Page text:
When presented with the term ‘inhuman’, I was drawn to consider how certain ways of being become associated with the inhuman, how this association is involved in the constitution of what is taken as properly human, and the deleterious effects for those who become associated with the inhuman. I’m going to address these topics in three stages. First…[Read more]
In this essay, I discuss salient themes of The Child to Come: Life After the Human Catastrophe (University of Minnesota Press, 2016). I hold that The Child To Come’s main thrust is this: ‘The issue is not that there is no future but rather that there is no sure way of orienting toward that future, either to save it or to survive it’. The chall…[Read more]
Aimi Hamraie deposited Inclusive Design: Cultivating Accountability Toward the Intersections of Race, Aging, and Disability in the group Critical Disability Studies on Humanities Commons 3 years, 2 months ago
As a feminist disability studies scholar working on issues of accessi – ble and inclusive design, my participation in the Critical Health, Age, and Disability Collective (CHAD) in summer 2014 was my first introduction to the field of age studies. I was surprised to find how little my training had taught me about how to think critically about age…[Read more]
In Disability Studies, Universal Design (UD) is a concept that is often borrowed from an architectural or design context to mean an ideology of inclusion and flexibility with a range of applications in education, technology, and other milieus. This paper returns to UD as a design phenomenon, considering knowledge production practices as conditions…[Read more]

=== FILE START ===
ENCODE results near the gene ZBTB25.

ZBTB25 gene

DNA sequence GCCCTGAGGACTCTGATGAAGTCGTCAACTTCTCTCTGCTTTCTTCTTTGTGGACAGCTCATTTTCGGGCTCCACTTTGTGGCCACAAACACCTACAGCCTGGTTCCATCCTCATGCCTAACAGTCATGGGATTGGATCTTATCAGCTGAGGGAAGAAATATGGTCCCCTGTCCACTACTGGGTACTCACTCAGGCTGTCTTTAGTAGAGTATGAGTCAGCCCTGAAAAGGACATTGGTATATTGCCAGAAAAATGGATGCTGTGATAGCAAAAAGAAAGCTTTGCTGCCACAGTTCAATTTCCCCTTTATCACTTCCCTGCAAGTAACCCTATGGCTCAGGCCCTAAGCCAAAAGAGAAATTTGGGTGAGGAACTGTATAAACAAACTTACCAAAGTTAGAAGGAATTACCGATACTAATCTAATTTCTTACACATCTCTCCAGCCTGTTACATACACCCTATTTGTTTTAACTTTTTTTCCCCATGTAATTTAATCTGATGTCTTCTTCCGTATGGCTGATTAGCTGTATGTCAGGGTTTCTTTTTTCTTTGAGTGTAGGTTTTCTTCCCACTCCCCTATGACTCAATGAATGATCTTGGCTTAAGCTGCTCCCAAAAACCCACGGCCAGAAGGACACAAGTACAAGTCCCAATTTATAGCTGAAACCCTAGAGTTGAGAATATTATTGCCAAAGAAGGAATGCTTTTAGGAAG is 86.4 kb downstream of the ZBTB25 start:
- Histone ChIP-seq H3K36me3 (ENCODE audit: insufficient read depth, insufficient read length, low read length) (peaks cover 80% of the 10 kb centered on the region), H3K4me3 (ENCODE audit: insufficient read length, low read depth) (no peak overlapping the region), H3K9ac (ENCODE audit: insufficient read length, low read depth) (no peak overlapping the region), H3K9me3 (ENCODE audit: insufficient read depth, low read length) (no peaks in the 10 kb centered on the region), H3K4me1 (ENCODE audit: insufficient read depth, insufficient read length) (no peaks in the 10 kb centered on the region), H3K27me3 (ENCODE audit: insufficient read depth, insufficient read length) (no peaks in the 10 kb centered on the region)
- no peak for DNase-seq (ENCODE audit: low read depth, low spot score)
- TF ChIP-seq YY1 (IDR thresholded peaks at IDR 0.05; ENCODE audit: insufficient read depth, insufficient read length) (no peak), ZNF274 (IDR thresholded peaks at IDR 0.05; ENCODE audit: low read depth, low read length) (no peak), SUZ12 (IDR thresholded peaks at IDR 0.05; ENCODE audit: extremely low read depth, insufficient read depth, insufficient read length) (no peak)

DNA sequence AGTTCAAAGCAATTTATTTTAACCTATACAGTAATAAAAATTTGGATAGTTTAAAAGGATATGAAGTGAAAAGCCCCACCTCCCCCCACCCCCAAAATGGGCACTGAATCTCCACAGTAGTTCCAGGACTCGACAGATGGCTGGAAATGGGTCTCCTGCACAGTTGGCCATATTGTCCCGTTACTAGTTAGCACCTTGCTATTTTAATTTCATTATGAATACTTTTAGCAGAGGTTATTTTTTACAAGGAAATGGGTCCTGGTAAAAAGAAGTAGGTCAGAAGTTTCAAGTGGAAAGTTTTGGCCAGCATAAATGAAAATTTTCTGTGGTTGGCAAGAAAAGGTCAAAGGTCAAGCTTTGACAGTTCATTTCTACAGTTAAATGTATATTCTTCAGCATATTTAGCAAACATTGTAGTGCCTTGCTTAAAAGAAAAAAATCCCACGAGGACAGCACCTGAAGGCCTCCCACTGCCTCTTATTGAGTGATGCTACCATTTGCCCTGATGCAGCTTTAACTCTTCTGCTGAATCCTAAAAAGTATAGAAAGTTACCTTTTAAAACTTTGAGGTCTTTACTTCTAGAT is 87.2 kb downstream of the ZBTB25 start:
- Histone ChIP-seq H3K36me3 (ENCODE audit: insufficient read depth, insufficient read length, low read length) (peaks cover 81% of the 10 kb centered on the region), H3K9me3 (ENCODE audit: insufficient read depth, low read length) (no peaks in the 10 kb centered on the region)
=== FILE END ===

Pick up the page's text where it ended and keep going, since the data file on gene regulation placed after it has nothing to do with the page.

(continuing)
Universal Design (UD) is a movement to produce built environments that are accessible to a broad range of human variation. Though UD is often taken for granted as synonymous with the best, most inclusive, forms of disability access, the values, methodologies, and epistemologies that underlie UD require closer scrutiny. This paper uses feminist and…[Read more]
Aimi Hamraie deposited Proximate and Peripheral: Ableist Discourses of Space and Vulnerability Surrounding the UNCRPD in the group Critical Disability Studies on Humanities Commons 3 years, 2 months ago
On geopolitics, disability rhetoric, and the CRPD
In feminist technoscience studies (FTS), the term technoscience conveys that scientific knowledge and technological worlds are active constructions of entangled material, social, and historical agents. Feminist analyses of assisted reproduction, environmental harm, digital media, and cyborg bodies constitute some of the work of FTS, a close…[Read more]
Aimi Hamraie deposited Beyond Accommodation: Disability, Feminist Philosophy, and the Design of Everyday Academic Life in the group Critical Disability Studies on Humanities Commons 3 years, 2 months ago
Disability has become a hot topic for feminist philosophy in recent years. Special issues of Hypatia and Disability Studies Quarterly, multiple conference keynote addresses, and a growing cadre of scholars are exploring the intersections of feminist and critical disability thought. As a disabled feminist scholar, I perceive these trends as a…[Read more]
Aimi Hamraie deposited Historical Epistemology as Disability Studies Methodology: From the Models Framework to Foucault’s Archaeology of Cure in the group Critical Disability Studies on Humanities Commons 3 years, 2 months ago
In this paper, I argue for historical epistemology as a methodology for critical disability studies (DS) by looking to Foucault’s archaeology of cure in History of Madness. While the moral, medical, and social models of disability frame disability history as a progressive movement and replacement of moral and medical authority with s…[Read more]